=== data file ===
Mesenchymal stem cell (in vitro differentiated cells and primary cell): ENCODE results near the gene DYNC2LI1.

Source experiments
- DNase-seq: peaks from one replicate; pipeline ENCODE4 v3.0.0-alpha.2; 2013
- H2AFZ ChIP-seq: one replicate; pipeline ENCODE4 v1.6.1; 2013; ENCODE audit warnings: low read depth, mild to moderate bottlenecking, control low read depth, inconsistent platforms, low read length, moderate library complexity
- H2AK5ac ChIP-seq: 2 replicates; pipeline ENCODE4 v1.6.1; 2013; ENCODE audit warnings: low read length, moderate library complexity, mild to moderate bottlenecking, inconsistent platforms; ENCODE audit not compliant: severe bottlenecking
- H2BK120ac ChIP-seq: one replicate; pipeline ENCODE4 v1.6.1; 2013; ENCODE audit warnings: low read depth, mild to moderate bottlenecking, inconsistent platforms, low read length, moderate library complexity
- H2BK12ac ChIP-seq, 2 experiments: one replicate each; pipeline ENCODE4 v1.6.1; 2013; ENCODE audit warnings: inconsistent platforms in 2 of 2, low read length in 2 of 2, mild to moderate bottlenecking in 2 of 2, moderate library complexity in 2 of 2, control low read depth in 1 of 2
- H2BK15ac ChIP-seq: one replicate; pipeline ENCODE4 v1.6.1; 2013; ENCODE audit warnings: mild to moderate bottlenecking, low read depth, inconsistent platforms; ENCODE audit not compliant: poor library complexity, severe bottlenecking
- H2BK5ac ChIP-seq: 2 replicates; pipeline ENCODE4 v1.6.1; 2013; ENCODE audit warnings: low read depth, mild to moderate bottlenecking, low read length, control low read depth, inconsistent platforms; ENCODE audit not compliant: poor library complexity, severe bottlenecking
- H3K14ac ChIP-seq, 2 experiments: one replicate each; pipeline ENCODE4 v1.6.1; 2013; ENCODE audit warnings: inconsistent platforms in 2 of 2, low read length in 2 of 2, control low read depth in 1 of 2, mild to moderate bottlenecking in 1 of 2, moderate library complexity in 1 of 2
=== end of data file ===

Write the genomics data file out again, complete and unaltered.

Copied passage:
Mesenchymal stem cell (in vitro differentiated cells and primary cell): ENCODE results near the gene DYNC2LI1.

Source experiments
- DNase-seq: peaks from one replicate; pipeline ENCODE4 v3.0.0-alpha.2; 2013
- H2AFZ ChIP-seq: one replicate; pipeline ENCODE4 v1.6.1; 2013; ENCODE audit warnings: low read depth, mild to moderate bottlenecking, control low read depth, inconsistent platforms, low read length, moderate library complexity
- H2AK5ac ChIP-seq: 2 replicates; pipeline ENCODE4 v1.6.1; 2013; ENCODE audit warnings: low read length, moderate library complexity, mild to moderate bottlenecking, inconsistent platforms; ENCODE audit not compliant: severe bottlenecking
- H2BK120ac ChIP-seq: one replicate; pipeline ENCODE4 v1.6.1; 2013; ENCODE audit warnings: low read depth, mild to moderate bottlenecking, inconsistent platforms, low read length, moderate library complexity
- H2BK12ac ChIP-seq, 2 experiments: one replicate each; pipeline ENCODE4 v1.6.1; 2013; ENCODE audit warnings: inconsistent platforms in 2 of 2, low read length in 2 of 2, mild to moderate bottlenecking in 2 of 2, moderate library complexity in 2 of 2, control low read depth in 1 of 2
- H2BK15ac ChIP-seq: one replicate; pipeline ENCODE4 v1.6.1; 2013; ENCODE audit warnings: mild to moderate bottlenecking, low read depth, inconsistent platforms; ENCODE audit not compliant: poor library complexity, severe bottlenecking
- H2BK5ac ChIP-seq: 2 replicates; pipeline ENCODE4 v1.6.1; 2013; ENCODE audit warnings: low read depth, mild to moderate bottlenecking, low read length, control low read depth, inconsistent platforms; ENCODE audit not compliant: poor library complexity, severe bottlenecking
- H3K14ac ChIP-seq, 2 experiments: one replicate each; pipeline ENCODE4 v1.6.1; 2013; ENCODE audit warnings: inconsistent platforms in 2 of 2, low read length in 2 of 2, control low read depth in 1 of 2, mild to moderate bottlenecking in 1 of 2, moderate library complexity in 1 of 2